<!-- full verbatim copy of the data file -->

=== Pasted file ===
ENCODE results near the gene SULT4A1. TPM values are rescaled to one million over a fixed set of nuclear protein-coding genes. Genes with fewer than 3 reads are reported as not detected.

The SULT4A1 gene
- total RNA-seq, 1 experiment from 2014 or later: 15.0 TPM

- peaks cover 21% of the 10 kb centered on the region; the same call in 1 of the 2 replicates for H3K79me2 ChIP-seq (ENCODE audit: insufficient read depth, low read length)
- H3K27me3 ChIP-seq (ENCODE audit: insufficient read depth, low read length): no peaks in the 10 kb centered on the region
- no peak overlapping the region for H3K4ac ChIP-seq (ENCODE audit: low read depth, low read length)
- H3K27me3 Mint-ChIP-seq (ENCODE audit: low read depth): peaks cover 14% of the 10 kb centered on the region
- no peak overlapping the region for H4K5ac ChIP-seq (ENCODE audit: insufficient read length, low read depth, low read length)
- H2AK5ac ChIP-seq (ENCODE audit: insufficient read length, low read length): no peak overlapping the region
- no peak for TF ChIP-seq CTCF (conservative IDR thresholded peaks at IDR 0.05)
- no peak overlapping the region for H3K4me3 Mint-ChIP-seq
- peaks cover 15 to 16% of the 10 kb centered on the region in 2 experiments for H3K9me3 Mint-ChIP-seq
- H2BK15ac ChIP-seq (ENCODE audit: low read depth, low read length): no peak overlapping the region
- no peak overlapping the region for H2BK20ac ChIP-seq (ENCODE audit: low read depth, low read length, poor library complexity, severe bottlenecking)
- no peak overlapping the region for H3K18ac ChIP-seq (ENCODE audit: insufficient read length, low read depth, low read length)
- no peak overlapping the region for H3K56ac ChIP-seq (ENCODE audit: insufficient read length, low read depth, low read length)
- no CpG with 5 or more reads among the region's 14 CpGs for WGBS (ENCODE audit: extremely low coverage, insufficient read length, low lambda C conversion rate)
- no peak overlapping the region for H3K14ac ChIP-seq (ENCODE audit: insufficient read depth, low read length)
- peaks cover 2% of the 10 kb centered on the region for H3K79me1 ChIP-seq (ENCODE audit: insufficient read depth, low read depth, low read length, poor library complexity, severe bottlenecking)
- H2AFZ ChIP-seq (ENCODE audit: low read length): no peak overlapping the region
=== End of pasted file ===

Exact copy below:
ENCODE results near the gene SULT4A1. TPM values are rescaled to one million over a fixed set of nuclear protein-coding genes. Genes with fewer than 3 reads are reported as not detected.

The SULT4A1 gene
- total RNA-seq, 1 experiment from 2014 or later: 15.0 TPM

- peaks cover 21% of the 10 kb centered on the region; the same call in 1 of the 2 replicates for H3K79me2 ChIP-seq (ENCODE audit: insufficient read depth, low read length)
- H3K27me3 ChIP-seq (ENCODE audit: insufficient read depth, low read length): no peaks in the 10 kb centered on the region
- no peak overlapping the region for H3K4ac ChIP-seq (ENCODE audit: low read depth, low read length)
- H3K27me3 Mint-ChIP-seq (ENCODE audit: low read depth): peaks cover 14% of the 10 kb centered on the region
- no peak overlapping the region for H4K5ac ChIP-seq (ENCODE audit: insufficient read length, low read depth, low read length)
- H2AK5ac ChIP-seq (ENCODE audit: insufficient read length, low read length): no peak overlapping the region
- no peak for TF ChIP-seq CTCF (conservative IDR thresholded peaks at IDR 0.05)
- no peak overlapping the region for H3K4me3 Mint-ChIP-seq
- peaks cover 15 to 16% of the 10 kb centered on the region in 2 experiments for H3K9me3 Mint-ChIP-seq
- H2BK15ac ChIP-seq (ENCODE audit: low read depth, low read length): no peak overlapping the region
- no peak overlapping the region for H2BK20ac ChIP-seq (ENCODE audit: low read depth, low read length, poor library complexity, severe bottlenecking)
- no peak overlapping the region for H3K18ac ChIP-seq (ENCODE audit: insufficient read length, low read depth, low read length)
- no peak overlapping the region for H3K56ac ChIP-seq (ENCODE audit: insufficient read length, low read depth, low read length)
- no CpG with 5 or more reads among the region's 14 CpGs for WGBS (ENCODE audit: extremely low coverage, insufficient read length, low lambda C conversion rate)
- no peak overlapping the region for H3K14ac ChIP-seq (ENCODE audit: insufficient read depth, low read length)
- peaks cover 2% of the 10 kb centered on the region for H3K79me1 ChIP-seq (ENCODE audit: insufficient read depth, low read depth, low read length, poor library complexity, severe bottlenecking)
- H2AFZ ChIP-seq (ENCODE audit: low read length): no peak overlapping the region